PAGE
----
Editors' pick

Frederic Yonnet


Editorial Review

Tickets (maximum four tickets per adult) are distributed the day of performance at the Carter Barron box office, 16th Street and Colorado Avenue NW, beginning at noon, or at The Washington Post, 1150 15th St. NW, beginning at 8:30 a.m. Tickets go fast! There are no scheduled rain dates. Picnic areas are available in the park around the amphitheater. For more information, call The Post at 202-334-6808 or the Carter Barron concert line, which will have updated information on weather-related cancellations, at 202-426-0486. All concerts start at 7:30 p.m.

A Master on a mission

If you have big plans for a pocket-size instrument, it doesn't hurt to have Stevie Wonder in your corner. Or Prince or Erykah Badu or the Jonas Brothers. Or for that matter, comedian Dave Chappelle.

That's just the case for D.C. harmonicist Frdric Yonnet, who kicks off the Goingoutguide.com's free Weekend Summer Concert series tonight at Carter Barron Amphitheatre.

Think we're kidding?

Chappelle touts in a 2006 YouTube video that he introduced Wonder to Yonnet, who had the nerve to pull out his harmonica and blow a little. "I was worried for him," cracks Chappelle. "Now they hang out every Tuesday and Wednesday."

Well, maybe not that often, but whenever Wonder comes to town, Yonnet can expect a call. The two last teamed up when Wonder played Verizon Center in May.

Unlike Wonder, who plays a chromatic harmonica designed to navigate a 12-note scale, Yonnet has mastered its diatonic cousin, the compact harmonica mostly favored by folk, blues and rock musicians. In Yonnet's hands, however, the smaller harp is capable of sustaining remarkably fluid, jazz-inspired improvisations without compromising its inherently soulful character. Others have explored a similar path -- Yonnet points to Howard Levy, best known for his work with Bla Fleck and the Flecktones, as an early influence -- but make no mistake: Yonnet is on a mission to open ears and minds.

"It's a been a constant effort to convince and almost convert people to the full potential of the instrument," the 37-year-old French native says from his home on Capitol Hill. "So many people have been used to hearing the harmonica as a side instrument, almost a toy, they don't take it seriously. And musicians are the first ones not to take it seriously."

A former drummer accustomed to lugging a bulky kit from gig to gig, Yonnet was seduced by the harmonica's portability -- that and a certain je ne sais quoi.

"There's something so amusing about the harmonica that is undeniable," he says. "It fits in your pocket, it's inexpensive, it creates this wide range of sounds -- it can sound like a violin, a saxophone, a guitar and sometimes even like a harmonica. The very convenience is definitely a plus, and on top of that it's underestimated."

The harp remains his "best friend," Yonnet says, but playing the instrument has always posed significant challenges. Early on, he fixated on one question: "How do you create a chromatic scale on a diatonic harmonica?" With practice and a lot of trial and error, Yonnet says, came the solution and the rewards. "Once you pass through that door, there are so many more colors and options for sound, basically, colors to express yourself. It's like the colors on your musical palette are multiplied."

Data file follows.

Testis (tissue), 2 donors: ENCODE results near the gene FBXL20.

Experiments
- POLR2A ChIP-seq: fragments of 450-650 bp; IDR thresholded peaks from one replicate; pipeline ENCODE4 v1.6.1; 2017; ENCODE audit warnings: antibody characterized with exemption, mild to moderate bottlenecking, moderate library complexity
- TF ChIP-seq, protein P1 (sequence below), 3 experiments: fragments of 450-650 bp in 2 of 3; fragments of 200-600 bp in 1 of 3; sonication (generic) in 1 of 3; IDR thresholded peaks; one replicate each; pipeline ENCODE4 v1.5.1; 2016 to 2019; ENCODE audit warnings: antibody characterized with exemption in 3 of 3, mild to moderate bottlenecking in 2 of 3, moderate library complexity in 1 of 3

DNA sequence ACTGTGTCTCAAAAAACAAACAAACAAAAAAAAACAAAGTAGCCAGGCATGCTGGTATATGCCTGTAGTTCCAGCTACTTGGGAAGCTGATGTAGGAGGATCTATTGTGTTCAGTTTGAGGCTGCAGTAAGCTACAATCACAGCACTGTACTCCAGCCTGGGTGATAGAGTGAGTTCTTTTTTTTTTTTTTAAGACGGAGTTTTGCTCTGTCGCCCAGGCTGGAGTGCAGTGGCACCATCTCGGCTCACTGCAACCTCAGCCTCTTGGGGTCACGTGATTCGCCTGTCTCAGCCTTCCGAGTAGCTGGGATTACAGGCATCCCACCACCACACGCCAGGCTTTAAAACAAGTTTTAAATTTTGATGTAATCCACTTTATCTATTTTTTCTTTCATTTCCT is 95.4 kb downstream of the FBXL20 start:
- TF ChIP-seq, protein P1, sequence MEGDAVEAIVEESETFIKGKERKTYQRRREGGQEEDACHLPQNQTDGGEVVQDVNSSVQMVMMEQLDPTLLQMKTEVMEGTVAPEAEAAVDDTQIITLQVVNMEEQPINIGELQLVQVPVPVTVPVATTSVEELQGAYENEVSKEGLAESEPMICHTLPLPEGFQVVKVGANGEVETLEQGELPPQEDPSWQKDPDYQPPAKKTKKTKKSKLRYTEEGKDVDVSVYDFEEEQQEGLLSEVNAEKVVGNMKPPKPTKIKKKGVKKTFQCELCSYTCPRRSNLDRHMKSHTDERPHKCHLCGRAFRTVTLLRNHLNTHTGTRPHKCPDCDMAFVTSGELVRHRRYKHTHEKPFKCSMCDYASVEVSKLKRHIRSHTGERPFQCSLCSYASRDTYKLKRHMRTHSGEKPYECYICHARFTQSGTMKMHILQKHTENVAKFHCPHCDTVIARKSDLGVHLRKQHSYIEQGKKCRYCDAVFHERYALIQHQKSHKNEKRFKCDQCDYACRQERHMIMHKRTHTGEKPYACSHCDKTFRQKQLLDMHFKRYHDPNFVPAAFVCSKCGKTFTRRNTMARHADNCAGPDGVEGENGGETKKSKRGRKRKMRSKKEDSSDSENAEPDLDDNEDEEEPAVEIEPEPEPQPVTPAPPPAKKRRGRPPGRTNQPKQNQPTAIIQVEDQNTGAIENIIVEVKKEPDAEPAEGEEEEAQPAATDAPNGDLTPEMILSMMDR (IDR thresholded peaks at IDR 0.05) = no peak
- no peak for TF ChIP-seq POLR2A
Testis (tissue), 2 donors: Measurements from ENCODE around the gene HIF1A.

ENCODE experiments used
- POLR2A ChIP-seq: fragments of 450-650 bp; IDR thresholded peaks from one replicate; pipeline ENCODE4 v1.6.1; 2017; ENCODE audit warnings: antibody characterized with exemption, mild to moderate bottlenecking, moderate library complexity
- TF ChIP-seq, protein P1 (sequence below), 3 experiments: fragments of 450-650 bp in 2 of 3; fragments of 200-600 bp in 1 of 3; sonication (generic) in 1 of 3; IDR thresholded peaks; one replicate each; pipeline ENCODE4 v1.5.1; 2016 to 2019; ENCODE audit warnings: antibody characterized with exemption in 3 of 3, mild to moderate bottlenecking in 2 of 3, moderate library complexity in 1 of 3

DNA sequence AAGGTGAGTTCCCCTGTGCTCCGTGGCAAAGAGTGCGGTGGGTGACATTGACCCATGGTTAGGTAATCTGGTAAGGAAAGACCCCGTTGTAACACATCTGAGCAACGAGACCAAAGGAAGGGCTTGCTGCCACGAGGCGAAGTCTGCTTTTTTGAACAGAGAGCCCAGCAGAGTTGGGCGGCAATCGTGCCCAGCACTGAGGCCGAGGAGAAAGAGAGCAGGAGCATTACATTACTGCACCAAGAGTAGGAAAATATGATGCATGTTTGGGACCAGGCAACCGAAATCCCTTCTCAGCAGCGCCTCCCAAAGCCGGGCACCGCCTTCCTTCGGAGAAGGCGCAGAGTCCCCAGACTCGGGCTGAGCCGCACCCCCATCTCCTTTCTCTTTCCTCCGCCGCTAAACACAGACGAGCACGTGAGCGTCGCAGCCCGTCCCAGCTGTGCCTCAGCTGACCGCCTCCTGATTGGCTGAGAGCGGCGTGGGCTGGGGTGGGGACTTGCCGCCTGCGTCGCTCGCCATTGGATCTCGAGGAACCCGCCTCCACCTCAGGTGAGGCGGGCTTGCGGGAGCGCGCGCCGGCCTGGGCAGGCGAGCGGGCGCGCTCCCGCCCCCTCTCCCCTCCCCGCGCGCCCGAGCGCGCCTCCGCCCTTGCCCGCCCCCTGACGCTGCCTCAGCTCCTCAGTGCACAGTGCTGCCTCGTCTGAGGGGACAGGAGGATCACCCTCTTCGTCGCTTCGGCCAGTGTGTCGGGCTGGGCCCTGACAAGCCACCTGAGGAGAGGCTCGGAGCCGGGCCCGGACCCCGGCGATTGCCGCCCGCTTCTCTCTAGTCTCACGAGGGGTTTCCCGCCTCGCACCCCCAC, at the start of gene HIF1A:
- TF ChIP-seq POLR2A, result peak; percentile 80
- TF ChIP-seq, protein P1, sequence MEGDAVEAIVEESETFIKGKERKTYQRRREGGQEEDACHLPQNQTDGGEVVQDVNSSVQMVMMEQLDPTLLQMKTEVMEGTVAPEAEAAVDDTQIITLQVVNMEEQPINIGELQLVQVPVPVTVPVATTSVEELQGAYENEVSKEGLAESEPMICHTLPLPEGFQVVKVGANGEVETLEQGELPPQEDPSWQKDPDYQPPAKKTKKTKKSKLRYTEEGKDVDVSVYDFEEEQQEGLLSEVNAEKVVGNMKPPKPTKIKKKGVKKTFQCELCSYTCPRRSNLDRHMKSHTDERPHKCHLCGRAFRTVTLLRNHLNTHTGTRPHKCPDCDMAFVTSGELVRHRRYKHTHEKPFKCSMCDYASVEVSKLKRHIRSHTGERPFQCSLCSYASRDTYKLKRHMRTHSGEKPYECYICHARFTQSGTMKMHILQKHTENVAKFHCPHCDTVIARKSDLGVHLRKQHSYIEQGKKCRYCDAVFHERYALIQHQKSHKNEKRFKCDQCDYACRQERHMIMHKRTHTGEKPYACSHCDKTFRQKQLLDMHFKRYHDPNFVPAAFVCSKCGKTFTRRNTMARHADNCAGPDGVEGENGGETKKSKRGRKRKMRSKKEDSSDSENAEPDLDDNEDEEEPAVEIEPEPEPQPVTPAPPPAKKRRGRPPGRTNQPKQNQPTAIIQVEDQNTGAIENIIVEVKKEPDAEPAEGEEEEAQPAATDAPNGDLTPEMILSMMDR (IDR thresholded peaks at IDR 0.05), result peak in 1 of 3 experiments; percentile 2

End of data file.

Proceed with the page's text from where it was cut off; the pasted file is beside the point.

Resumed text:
Not surprisingly, some prominent pop stars have been eager to draw from Yonnet's palette, including Prince, who frequently showcases the harmonicist as his "special guest" in concert. Badu and the Jonas Brothers have also collaborated with him.

But Yonnet is devoting most of his time these days to pursuing his dreams as a solo recording artist. "Reed My Lips," his third CD, will be out later this year. A smart blend of contemporary jazz, pop, blues, funk and hip-hop, the album is likely to broaden his following. And thanks to an interactive online feature, fans can sample tracks and help shape the final mixes and artwork by purchasing a "Reality CD" download card on his Web site or at concerts.

"The idea is to share with the audience the music before it's complete, in several key points in the creative process," Yonnet says. "It'll be interesting to have the audience give me some input: what they like, what they hear and what kind of shape they want the project to take."

Several notable pop artists, including Badu, are also contributing comments and suggestions that are posted on the site, adding to the discussions.

No doubt additional feedback will come from local fans who first became acquainted with Yonnet when he was an artist in residence at the Music Center at Strathmore in 2006. The experience, he recalls, was invaluable. "They're really putting their money where their mouth is by mentoring artists they believe in," Yonnet says. "We still have an amazing relationship today. They actually helped push me to write a commission piece at a time when I was having difficulty focusing."

Still, nothing excites Yonnet more than the opportunity to perform in concert, primarily because he's an improviser at heart. When he shares the bill with Nasar Abadey and Supernova at Carter Barron, he'll be unveiling some new tunes, but more important, he and his horn-powered ensemble plan to be fully engaged with the audience.

"Every time I perform, my band is on its toes because they know I'm going to flip the script on them," he says, explaining that he's constantly reacting to the crowd response. "It's a conversation of energy, basically. I feel the excitement and I'm giving the excitement back to them."

--Mike Joyce, June 2010